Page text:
Analysis of August SN Pointing Studies

The following three tests where performed during the August 15 engineering night:
  • Test 1: Extra focus/alignment exposure using wait=autocorrect
  • Test 2: Hexapod trim compensation using compensate_trim=true
  • Test 3: Switch to AOS-1 mode using aos_mode=SN

For now these results should still be considered as preliminary

Extra Exposure

We selected a target position (20:30 , -10 degrees) and repeatedly slewed the telescope to this position from about 15 degrees away.
SISPI then measured the offsets using the kentool tim command which gives the difference between mount coordinates (telra, teldec) and the on sky position). It then sent these offsets to the telescope for a position adjustment. A second image was taken at this position (deltaRA = 0.0, deltaDEC = 0.0 in the exposure request).
Offline we analyzed the pointing offsets in this second image using the center command which gives the offsets between target coordinates and the on sky position. These are the offsets of interested for the SN program.

Note After a regular telescope slew, the differences between the mount and target coordinates (or for the experts telra/teldec and ra/dec) are about 1 arcsec or less. However, when the TCS OFFSET command is used, the mount coordinates change but the target coordinates are not updated. All offsets reported in the telemetry database are based on the tim command and the mount position. Therefore these offsets do not reflect the improvements after the pointing correction.

The data set for Test 1 includes exposures 226629 - 226645. Some exposures are missing due to a GCS error.
It should also be noted that for ~four of the initial offsets (those with the largest target-actual, blue in the plots) the TCS had just been rebooted and the zeropoints had not been re-entered. Alistair realized that after the first one but decided to leave it as is since this was an even more stringent test correcting with a larger offset. In practice, the median AOS-1 target-actual differences for the initial slew, over much of the sky, is around 15 arcsec. This was re-confirmed in tests on July 31. For AOS-5 the target-actual differences are larger.
The following histogram demonstrates how the pointing accuracy improves with the additional exposure and the automatic correction.

Very small statistics but in all cases the total offsets defined as square root of the sum of the squares of the ra and dec offsets is now below 10 arcsec (green). The offset distribution before the pointing correction is much wider (blue).

However, this comes at the price of reduced survey efficiency. Even with the automated system it takes an average of 70 seconds + the exposure time to perform this step. Our test exposures were taken with 30 seconds but it might be possible to reduce this to 10 seconds.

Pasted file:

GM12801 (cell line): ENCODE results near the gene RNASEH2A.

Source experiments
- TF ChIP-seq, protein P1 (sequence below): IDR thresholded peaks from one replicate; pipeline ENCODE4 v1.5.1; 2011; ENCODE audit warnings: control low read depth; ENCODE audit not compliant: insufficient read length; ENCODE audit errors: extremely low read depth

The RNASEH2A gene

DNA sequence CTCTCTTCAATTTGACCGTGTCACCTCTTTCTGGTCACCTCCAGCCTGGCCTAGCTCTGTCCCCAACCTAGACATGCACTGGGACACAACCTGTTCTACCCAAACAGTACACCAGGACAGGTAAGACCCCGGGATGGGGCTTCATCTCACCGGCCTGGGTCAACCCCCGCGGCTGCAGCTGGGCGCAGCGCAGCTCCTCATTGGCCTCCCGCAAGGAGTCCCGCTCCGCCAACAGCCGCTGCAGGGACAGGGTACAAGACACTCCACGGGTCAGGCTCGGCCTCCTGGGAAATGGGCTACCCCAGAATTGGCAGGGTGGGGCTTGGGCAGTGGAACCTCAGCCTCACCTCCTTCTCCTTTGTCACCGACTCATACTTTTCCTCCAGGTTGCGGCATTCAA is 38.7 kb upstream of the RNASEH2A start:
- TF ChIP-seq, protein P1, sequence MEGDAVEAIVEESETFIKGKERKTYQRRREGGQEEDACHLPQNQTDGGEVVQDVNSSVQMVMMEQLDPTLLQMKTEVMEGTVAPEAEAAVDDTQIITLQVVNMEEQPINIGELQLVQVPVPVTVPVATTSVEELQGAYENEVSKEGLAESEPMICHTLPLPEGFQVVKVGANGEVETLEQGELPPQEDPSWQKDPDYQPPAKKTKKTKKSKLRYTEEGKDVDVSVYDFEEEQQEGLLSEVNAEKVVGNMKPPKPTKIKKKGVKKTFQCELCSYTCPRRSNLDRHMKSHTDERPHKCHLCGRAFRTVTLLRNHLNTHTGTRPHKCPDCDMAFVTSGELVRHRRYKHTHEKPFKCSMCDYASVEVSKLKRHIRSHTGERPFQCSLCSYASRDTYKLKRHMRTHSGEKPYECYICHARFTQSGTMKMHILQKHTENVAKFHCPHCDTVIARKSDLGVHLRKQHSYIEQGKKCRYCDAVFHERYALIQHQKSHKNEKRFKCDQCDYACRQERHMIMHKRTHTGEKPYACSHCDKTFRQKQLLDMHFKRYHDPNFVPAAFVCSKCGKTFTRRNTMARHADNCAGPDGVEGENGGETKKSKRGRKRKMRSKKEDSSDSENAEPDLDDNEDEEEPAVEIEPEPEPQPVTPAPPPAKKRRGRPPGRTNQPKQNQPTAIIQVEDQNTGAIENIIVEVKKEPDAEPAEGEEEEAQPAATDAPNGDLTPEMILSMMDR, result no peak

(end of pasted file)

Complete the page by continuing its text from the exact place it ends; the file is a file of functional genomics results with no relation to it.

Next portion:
We were also able to test this procedure with obstac. Eric has configured obstac to include the request for this pilot exposure every time it a block of SB observations is submitted to SISPI's observing queue. This test was successful.

Bottomline: A new auto-correction pointing mechanism was implemented in SISPI and supported by obstac that uses an extra exposure improve the telescope pointing for the SN survey to meet the 10" accuracy requirement. In terms of survey efficiency this procedure costs us about 80 seconds every time we slew to one of the SN fields.

Hexapod Motion Compensation and AOS-1 Operation

Our analysis of recent engineering data showed that the pointing accuracy is affected by the actual position of the hexapod. The hexapod position is determined by a look up table (as function of telescope position) and corrections from the active optics system (AOS). Since the TCS pointing model is based on the hexapod look up table only, it is conceivable that compensating the AOS corrections could lead to improved accuracy. We performed two tests to explore this hypothesis. For these tests we took 10 exposures as HA -2, -1, 0, 1, 2 and DEC -5, -10 with tracking on. For a baseline we took 10 exposures in the same position without any corrections.

Baseline Exposures: 226696 - 226705
Test 1 Exposures: 226710 - 226719
Test 2 Exposures: 226721 - 226730

Test 2: Correct Target Coordinates based on Hexapod Trim

Using the DECam pixel scale of 0.264 arcsec/pixel and 15 micron/pixel we determine that 1 micron in hexapod lateral motion correspond to 0.0176 arcsec shift.
We read the hexapod trims from the hexapod application and set the new target coordinates to

target_ra = requested_ra + 0.0176/3600 * trim_x
target_dec = requested_dec + 0.0176/3600 * trim_y

The test results are shown in the the plot below. There is no significant improvement but we discovered an error in the implementation. The target position, which is used by the center command as previously discussed was set incorrectly to the new coordinates instead of the requested coordinates. There are also indications that the sign of the hexapod correction should be flipped from "+" to "-". In other words we need to repeat this test before a conclusion can be reached. This method does not cause any survey inefficiencies.

Test 2: Operate in AOS-1 mode

The hexapod can be configured to accept only focus adjustments from the AOS but force all other trim values to 0, ie the hexapod x, y, tip and tilt values are set directly by the look up table. This is equivalent to the AOS-1 mode but the implementation differs slightly to allow to switch modes on an exposure by exposure basis.
The results for this test are shown in the plot below. During previous engineering studies we found improved pointing accuracy in AOS-1 mode but somewhat surprisingly this test showed no significant improvements.

Mount Position vs. On Sky Position (tim command)

Target Position vs. On Sky Position (center command)